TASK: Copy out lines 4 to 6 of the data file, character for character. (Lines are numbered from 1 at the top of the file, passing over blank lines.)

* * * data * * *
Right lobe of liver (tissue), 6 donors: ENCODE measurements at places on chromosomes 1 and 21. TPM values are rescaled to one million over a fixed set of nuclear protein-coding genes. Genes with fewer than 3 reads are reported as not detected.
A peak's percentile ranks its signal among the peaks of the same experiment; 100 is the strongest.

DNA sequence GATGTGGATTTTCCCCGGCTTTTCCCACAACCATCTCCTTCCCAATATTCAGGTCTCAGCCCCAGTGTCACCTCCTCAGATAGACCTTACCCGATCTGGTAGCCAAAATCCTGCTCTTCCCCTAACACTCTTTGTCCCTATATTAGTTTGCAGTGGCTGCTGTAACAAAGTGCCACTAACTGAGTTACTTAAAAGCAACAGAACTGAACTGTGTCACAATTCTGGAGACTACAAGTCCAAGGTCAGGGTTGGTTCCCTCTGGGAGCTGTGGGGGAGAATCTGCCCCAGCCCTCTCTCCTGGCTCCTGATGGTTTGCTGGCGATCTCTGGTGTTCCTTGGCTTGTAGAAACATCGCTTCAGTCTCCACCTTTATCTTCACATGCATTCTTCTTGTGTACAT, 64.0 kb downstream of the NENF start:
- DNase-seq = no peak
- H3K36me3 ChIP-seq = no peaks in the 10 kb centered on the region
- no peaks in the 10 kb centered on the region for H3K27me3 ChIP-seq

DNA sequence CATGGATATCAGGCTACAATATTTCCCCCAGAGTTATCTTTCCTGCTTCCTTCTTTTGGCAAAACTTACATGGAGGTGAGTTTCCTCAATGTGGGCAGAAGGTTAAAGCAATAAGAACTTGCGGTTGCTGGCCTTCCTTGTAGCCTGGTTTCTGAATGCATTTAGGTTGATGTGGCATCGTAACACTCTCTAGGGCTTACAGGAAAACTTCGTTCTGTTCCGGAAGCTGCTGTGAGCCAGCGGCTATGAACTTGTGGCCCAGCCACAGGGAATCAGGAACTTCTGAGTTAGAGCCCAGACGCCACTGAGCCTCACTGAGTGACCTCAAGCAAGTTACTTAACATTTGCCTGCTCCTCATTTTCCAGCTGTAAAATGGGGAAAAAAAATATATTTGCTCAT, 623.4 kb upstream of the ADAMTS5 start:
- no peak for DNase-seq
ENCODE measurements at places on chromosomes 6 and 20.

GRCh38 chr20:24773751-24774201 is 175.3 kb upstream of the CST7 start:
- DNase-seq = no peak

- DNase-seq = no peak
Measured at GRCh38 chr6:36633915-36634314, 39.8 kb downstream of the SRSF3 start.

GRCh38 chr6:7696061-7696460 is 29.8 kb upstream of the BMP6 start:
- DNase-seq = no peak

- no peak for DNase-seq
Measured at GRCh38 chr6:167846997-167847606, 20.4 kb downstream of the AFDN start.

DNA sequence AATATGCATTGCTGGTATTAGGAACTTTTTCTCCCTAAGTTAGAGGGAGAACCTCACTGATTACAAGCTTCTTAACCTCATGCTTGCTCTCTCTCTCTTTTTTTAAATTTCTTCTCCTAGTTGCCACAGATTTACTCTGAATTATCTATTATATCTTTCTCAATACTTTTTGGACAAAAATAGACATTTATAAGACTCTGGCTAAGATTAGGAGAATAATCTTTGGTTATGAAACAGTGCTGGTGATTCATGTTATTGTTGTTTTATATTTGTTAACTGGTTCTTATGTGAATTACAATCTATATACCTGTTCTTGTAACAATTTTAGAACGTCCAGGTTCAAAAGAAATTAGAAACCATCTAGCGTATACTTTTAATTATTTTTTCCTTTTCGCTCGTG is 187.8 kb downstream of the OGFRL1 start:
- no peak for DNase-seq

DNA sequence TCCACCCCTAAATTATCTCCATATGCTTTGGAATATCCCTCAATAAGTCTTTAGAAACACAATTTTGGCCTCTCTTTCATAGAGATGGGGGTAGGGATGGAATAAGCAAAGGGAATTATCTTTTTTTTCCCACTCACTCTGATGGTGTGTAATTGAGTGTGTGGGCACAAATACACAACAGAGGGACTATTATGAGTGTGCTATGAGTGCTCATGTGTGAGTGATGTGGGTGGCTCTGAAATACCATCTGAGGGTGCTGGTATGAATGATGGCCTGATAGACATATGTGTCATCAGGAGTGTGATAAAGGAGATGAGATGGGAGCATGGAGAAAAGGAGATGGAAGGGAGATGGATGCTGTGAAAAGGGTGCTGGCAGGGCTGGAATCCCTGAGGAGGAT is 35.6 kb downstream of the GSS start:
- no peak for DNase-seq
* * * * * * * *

- DNase-seq = no peak
- H3K36me3 ChIP-seq = no peaks in the 10 kb centered on the region
- no peaks in the 10 kb centered on the region for H3K27me3 ChIP-seq